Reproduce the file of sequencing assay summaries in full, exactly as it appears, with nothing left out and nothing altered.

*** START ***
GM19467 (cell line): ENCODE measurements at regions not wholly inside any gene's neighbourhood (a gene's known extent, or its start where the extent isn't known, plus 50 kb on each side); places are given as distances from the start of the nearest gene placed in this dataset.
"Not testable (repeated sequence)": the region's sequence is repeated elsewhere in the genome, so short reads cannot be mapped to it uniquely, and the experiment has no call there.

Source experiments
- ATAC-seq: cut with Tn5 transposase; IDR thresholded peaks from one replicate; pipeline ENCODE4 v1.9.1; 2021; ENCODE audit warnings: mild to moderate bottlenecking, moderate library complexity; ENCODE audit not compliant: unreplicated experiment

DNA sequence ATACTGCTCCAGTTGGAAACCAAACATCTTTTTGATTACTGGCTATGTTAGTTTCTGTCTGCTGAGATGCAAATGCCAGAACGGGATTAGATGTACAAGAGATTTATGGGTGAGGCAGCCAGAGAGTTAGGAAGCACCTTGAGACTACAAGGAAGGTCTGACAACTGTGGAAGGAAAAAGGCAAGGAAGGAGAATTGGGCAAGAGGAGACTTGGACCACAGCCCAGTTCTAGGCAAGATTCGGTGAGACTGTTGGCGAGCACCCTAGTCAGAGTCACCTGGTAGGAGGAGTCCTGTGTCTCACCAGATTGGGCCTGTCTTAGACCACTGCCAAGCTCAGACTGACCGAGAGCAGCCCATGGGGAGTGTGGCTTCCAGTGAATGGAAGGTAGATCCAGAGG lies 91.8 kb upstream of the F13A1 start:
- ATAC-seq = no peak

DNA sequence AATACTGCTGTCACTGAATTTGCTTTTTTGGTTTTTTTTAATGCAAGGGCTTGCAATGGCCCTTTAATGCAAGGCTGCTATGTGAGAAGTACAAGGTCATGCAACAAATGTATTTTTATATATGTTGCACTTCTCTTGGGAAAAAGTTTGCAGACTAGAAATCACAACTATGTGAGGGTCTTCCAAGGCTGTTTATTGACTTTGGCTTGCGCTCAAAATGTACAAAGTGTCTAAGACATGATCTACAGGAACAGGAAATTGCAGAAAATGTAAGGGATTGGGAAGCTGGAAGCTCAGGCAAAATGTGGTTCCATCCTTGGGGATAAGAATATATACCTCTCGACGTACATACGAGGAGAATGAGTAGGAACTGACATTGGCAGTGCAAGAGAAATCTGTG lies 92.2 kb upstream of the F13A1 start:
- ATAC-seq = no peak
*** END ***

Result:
GM19467 (cell line): ENCODE measurements at regions not wholly inside any gene's neighbourhood (a gene's known extent, or its start where the extent isn't known, plus 50 kb on each side); places are given as distances from the start of the nearest gene placed in this dataset.
"Not testable (repeated sequence)": the region's sequence is repeated elsewhere in the genome, so short reads cannot be mapped to it uniquely, and the experiment has no call there.

Source experiments
- ATAC-seq: cut with Tn5 transposase; IDR thresholded peaks from one replicate; pipeline ENCODE4 v1.9.1; 2021; ENCODE audit warnings: mild to moderate bottlenecking, moderate library complexity; ENCODE audit not compliant: unreplicated experiment

DNA sequence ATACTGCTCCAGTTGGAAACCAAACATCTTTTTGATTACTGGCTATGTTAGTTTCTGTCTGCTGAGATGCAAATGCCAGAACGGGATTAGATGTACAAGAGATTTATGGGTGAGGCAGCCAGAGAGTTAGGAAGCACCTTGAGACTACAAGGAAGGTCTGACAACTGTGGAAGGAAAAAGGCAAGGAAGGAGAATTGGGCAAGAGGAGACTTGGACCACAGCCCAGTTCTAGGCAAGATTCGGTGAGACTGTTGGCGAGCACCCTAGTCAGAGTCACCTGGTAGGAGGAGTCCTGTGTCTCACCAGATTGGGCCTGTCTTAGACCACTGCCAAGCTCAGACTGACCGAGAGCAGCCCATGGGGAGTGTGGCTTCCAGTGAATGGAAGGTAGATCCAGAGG lies 91.8 kb upstream of the F13A1 start:
- ATAC-seq = no peak

DNA sequence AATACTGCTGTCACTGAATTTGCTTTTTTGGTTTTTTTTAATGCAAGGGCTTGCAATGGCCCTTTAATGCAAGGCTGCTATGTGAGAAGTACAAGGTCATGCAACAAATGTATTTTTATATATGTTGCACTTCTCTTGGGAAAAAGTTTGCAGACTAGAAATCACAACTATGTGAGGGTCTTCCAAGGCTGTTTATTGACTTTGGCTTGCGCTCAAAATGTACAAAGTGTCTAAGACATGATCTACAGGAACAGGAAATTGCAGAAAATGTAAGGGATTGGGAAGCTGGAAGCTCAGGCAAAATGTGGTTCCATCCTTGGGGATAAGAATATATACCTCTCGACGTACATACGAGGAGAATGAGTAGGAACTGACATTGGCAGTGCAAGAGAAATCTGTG lies 92.2 kb upstream of the F13A1 start:
- ATAC-seq = no peak